Victoria Defrancesco Soto: At the national level there is much discussion of Bush fatigue. With talk of P./47’s father, Jeb Bush, jumping in the race, the question is whether enough time has passed for Americans to forget about the foreign and domestic failures of George W. Bush.
Victoria Defranceso Soto: Latinos aren’t the first group that comes to mind in a discussion about unions, especially with regards to a rust-belt state such as Michigan. But it turns out that Latinos are disproportionately affected, and not in a good way, by the diminishing strength of unions.
Matthew Fleischer: Nothing has been more surprising than the decision of Romero, a former California State Senate Democratic majority leader, to serve as the measure’s frontwoman.
Sikivu Hutchinson: Given the fever pitch xenophobia, nativism and anti-undocumented immigrant hysteria in the U.S., it is no surprise that the Anaheim school’s Seniores event was allowed to roll on for three years with virtually no incident or protest.
Victoria Defranseco Soto: Republicans have also begun to read the demographic handwriting on the wall and through a softened approach to immigration seek to make Texas Democrats extinct.
Victoria DeFrancesco Soto: Romney is simply at odds with the majority of Latinos on the two most important issues to this electorate—the economy and immigration.
Victoria DeFrancesco Soto: Sandoval has a proven track record of garnering support outside of his party but not within the Latino community. Sandoval would otherwise be an ideal running mate.
Victoria DeFrancesco Soto: Mamás will be a particularly important electorate for President Obama. While women across the board approve of the President at higher rates than men, the President’s approval is strongest among Latinas.
Seth Hoy: Anti-immigrant restrictionists will continue to drive a wedge between Latino voters and the Republican party by hurling racially charged sentiments—like today’s accusation that President Obama is waging a war on “white America”—in hopes of stirring up their own base.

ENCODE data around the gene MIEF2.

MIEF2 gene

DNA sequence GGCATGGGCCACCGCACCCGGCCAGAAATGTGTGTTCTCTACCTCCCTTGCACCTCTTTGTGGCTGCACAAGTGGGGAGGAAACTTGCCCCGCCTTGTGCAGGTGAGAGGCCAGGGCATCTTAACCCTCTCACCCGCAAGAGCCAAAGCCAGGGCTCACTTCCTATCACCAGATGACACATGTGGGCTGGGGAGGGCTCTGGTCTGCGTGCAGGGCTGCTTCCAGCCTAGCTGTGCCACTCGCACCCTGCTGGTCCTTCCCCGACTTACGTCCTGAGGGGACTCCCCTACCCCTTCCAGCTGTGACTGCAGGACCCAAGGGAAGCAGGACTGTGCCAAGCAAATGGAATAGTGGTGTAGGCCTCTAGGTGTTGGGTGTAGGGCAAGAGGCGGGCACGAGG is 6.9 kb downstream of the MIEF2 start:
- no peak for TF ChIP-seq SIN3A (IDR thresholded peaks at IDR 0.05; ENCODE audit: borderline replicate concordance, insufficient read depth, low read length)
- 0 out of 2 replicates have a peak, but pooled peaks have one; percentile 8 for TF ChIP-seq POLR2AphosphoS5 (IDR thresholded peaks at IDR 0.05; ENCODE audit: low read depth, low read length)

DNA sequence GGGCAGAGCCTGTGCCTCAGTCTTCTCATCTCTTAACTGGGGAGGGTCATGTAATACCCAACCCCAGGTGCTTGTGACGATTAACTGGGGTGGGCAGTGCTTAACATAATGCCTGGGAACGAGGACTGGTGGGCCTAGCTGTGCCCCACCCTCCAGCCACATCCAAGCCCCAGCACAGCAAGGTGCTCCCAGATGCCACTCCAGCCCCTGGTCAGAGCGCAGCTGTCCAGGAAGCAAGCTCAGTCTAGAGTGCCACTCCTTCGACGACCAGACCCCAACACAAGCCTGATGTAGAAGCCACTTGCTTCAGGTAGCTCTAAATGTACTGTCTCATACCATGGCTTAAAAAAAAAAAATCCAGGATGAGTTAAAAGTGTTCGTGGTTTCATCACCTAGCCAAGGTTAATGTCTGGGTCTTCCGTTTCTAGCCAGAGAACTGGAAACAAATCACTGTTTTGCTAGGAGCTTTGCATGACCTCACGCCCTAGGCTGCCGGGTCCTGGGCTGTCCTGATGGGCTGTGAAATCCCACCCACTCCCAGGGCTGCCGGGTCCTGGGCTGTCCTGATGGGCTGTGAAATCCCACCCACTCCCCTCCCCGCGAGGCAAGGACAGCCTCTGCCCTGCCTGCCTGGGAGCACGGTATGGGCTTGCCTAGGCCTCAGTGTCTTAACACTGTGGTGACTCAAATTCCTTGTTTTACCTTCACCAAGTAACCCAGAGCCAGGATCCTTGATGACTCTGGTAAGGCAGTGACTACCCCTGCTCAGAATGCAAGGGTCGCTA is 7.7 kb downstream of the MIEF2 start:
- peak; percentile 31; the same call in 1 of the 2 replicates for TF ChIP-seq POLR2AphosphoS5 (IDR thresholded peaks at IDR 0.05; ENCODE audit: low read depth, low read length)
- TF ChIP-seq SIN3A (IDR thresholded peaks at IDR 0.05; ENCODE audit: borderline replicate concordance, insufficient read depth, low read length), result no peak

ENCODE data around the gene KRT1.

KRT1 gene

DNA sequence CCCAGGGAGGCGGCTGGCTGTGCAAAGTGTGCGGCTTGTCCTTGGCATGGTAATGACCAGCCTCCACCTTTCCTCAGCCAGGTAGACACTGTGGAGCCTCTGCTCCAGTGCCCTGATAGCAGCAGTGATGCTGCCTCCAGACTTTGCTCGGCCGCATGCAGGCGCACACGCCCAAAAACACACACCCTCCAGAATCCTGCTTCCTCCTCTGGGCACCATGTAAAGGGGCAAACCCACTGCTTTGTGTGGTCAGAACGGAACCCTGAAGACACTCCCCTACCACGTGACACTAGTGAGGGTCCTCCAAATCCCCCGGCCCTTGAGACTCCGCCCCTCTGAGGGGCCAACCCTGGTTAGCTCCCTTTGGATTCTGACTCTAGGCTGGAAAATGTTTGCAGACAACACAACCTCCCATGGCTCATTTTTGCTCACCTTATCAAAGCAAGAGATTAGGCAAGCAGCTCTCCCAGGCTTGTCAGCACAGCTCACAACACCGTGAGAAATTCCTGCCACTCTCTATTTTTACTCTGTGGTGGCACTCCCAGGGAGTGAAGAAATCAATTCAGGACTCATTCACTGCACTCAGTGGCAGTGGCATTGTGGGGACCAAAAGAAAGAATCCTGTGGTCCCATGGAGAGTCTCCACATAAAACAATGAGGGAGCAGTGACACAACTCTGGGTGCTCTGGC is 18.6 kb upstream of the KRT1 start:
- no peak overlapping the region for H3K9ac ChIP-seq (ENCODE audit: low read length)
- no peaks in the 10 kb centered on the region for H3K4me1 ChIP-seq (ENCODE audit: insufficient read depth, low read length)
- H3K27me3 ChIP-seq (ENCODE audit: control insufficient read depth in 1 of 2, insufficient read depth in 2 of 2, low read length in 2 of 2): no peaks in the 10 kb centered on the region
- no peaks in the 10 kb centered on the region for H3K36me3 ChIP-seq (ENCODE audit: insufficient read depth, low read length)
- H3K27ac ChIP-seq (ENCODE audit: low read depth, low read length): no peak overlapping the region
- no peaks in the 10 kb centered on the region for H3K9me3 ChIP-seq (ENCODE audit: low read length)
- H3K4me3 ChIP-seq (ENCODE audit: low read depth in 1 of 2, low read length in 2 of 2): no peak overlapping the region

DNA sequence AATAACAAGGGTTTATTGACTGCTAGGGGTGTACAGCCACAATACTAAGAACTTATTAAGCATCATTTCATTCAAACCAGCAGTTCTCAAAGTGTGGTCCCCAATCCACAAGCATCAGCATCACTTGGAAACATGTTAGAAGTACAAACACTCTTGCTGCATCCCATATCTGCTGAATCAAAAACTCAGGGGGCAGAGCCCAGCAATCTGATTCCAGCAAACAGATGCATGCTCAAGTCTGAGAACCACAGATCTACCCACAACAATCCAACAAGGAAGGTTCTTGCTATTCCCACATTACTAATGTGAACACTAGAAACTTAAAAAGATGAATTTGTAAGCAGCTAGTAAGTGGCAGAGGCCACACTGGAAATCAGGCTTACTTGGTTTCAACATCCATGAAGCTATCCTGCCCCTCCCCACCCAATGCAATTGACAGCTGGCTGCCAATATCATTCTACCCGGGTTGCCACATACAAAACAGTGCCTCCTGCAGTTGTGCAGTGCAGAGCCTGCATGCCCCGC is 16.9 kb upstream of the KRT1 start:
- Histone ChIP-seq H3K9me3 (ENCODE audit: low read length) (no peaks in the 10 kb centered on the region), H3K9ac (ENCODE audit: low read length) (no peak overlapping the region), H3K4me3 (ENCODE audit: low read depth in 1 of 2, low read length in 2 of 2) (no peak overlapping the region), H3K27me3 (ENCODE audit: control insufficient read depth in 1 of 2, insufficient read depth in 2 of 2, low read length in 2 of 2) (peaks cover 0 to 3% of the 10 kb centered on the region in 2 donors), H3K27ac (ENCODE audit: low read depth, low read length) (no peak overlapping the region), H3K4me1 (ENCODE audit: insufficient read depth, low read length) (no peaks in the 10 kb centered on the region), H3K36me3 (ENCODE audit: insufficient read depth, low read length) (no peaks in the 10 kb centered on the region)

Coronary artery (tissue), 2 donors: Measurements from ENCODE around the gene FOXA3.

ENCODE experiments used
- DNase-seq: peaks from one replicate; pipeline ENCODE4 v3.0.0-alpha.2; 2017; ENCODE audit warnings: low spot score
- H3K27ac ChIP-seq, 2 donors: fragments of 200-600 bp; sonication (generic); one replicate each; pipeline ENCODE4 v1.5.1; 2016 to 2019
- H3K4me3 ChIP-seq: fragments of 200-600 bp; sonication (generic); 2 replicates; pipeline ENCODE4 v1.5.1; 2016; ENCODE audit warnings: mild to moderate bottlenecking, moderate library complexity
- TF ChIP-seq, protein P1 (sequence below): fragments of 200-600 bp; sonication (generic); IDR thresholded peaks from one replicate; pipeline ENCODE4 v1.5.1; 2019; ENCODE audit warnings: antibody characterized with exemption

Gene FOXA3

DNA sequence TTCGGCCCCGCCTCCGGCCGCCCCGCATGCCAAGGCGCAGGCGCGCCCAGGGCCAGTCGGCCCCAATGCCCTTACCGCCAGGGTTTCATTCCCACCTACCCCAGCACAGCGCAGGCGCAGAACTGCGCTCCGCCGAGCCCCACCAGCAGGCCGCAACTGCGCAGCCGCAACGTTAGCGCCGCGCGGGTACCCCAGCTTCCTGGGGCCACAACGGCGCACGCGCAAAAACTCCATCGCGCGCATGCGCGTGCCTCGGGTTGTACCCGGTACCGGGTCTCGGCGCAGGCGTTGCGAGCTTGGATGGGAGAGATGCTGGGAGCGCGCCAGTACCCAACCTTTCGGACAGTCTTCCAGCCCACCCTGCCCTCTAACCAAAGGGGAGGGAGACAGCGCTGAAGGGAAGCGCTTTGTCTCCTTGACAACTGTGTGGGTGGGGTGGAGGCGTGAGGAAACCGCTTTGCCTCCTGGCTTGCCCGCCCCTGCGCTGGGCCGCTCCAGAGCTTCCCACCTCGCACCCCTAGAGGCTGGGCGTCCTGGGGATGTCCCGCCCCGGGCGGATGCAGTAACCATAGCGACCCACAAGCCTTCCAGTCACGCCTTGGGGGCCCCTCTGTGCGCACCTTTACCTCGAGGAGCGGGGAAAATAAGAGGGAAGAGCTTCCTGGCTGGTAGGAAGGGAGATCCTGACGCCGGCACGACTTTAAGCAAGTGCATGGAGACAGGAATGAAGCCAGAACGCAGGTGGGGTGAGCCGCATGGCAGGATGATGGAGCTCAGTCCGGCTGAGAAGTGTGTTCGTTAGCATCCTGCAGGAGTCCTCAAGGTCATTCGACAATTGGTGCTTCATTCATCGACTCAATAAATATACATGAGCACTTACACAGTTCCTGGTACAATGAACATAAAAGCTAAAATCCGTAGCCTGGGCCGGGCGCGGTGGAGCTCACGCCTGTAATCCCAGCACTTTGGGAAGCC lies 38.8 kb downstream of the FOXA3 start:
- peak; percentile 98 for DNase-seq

Seth Hoy: Amid frustrated shouts of “Yes, You Can!” from advocates in the audience, President Obama again deferred the power to fix our broken immigration system to Congress Monday during a speech at the National Council of La Raza’s (NCLR) annual conference.
Andrea Nill: Those who are pressuring Obama to use his authority to halt the deportations of undocumented youth and people with children who are U.S. citizens have warned the White House about how the Obama administration’s immigration policies might hurt the President’s prospects in 2012.
Andrea Nill: Fiorina has instead maintained that “You don’t need comprehensive immigration reform to secure the border.” Yet, contrary to what she suggested on Fox News Sunday, the Obama administration has actually spent more on immigration enforcement and border security than the previous administration.
Mario Solis-Marich: As the pressure mounts around the country on the police state known as Arizona, eyes turn to Washington for comprehensive immigration reform. Top Senate aides informed me this morning that despite news stories to the contrary, Majority Leader Harry Reid has not backed off of the idea of pursing an immigration bill as the next order of Senate business. The clarification is one that may be too nuanced for some but is an indication of the balancing act the Leader feels he must make to hold the Democratic caucus together while trying to pursue legislative remedies to the huge problems left to fester during the days of the past Republican majority. The clarification however will probably not satisfy the Latino community as the disrespectful sting of the slap in the face delivered by Arizona lingers.